Long line of Butler County in-person early voters casts votes

By the time Sunday’s early in-person voting opened at 1 p.m. at the Butler County Board of Elections, 197 people already were there, waiting to go. A county elections official said she expected 1,600 voters by the end of the day, about the same number as on Saturday.

“We voted over 1,600 yesterday,” said Mickey Smith, election services manager for the Board of Elections. She said through the early voting period overall, the number of voters has been “very consistent, very steady,” and heavier than in past years.

Sunday’s voting period at the county board’s offices, 1802 Princeton Road, was to run from 1-5 p.m. Sunday.

Many who appeared Sunday said they did so because they would have had trouble voting on Tuesday — some work out of town, others would be traveling for business, some were poll workers who can’t vote on Election Day, still others wanted to avoid going out during Election Day’s predicted rains. Many said they often vote early for those reasons.

“I won’t have time to vote on Tuesday,” explained Pamela Jewell, 67, of Millville, explaining she works in Cincinnati. “And it’s supposed to rain also, isn’t it?”

“I want my vote to count — if I don’t vote, it’s not going to count,” she said. Like many, she kept private how she planned to vote.

Her husband, Jim Jewell, said he appreciated the flexibility to vote on the weekend: “I think it’s great. It allows you to have the flexibility in your schedule to get out and vote when you want to — not restrict you to just one day.”

“Tuesday, I’m not going to be able to get away from work in time to get to the polls,” said Karen Shanks, 60, also of Millville, who noted, “I vote every year.”

Jamir Moore, 19 of Hamilton, said he’ll be studying Tuesday at Wright State University, where he is majoring in management information systems.

Joel Nickel, 56, of Fairfield, said he hadn’t voted in about two decades, but had been following the elections recently, and decided to vote this year, because, he said, he’s disappointed by “just a lot of upheaval, a lot of trash-talking” this political season.

Lou Zoller, 67, of Fairfield, said he was impressed by the number of people in line, which extended about a block outside the building.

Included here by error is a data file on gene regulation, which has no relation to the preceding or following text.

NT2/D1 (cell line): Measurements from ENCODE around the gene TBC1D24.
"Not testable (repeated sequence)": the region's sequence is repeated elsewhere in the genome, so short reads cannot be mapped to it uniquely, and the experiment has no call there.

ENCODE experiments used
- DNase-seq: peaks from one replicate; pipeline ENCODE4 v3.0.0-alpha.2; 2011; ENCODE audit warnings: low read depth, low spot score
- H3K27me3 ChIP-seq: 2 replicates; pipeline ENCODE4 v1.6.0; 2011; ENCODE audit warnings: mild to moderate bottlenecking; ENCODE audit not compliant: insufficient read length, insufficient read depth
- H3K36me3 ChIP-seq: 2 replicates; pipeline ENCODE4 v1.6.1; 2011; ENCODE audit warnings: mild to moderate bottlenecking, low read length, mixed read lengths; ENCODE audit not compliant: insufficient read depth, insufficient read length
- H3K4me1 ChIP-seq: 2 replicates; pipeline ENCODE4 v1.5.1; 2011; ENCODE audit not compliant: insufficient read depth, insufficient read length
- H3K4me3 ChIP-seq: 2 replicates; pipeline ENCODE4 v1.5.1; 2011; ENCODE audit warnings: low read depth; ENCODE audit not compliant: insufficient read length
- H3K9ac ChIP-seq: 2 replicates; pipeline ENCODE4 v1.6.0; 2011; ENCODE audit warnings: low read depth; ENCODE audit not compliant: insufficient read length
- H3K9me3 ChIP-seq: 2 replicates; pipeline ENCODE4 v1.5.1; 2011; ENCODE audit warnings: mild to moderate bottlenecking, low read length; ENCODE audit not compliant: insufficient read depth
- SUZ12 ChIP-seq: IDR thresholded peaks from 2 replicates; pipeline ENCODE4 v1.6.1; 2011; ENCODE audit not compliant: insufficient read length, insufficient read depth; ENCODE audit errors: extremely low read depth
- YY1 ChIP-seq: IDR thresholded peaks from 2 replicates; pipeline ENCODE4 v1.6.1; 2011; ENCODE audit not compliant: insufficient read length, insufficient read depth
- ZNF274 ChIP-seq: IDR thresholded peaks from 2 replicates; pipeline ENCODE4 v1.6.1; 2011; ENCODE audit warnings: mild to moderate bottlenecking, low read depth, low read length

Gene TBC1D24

“This election is extremely important,” said Zoller, who said he voted for President Donald Trump in 2016, yet still has been “tremendously surprised” by the impressive job he said he has done: “He’s been amazing, and there’s so many things to come,” said Zoller, who said he believes Trump’s biggest accomplishment may be “reducing the threat of North Korea.”

Claire G. Sweigart, 33, of Liberty Township, said, “I voted in every election since I became an eligible voter, and certainly wasn’t going to miss this one.”

“There’s a lot of energy on both sides, and that’s nice to see — it’s nice to see this many people engaged,” she said, adding she’s more excited to vote this year than others, because, “it seems like an exciting election.”

Looking at the long line, she said, “It makes me hopeful, even though our current rhetoric is divisive and not necessarily what I would like to see for our country. It does make me hopeful that it’s getting more people civically engaged.”

“I think it’s a very important election,”said Aaron Steele, 37, of Fairfield Township, who attended with his wife and two young children. “This is historic, given what’s going in the country right now, and I think it’s our civic duty to come out here.”

As he left, when he looked at the long outdoor line of people waiting to vote, he said the number of voters “gives me hope. It gives me hope in America, quite frankly. The more people who come out, I think, the better. Regardless of how you vote, regardless of what you feel, what you believe in. Exercise your rights.”

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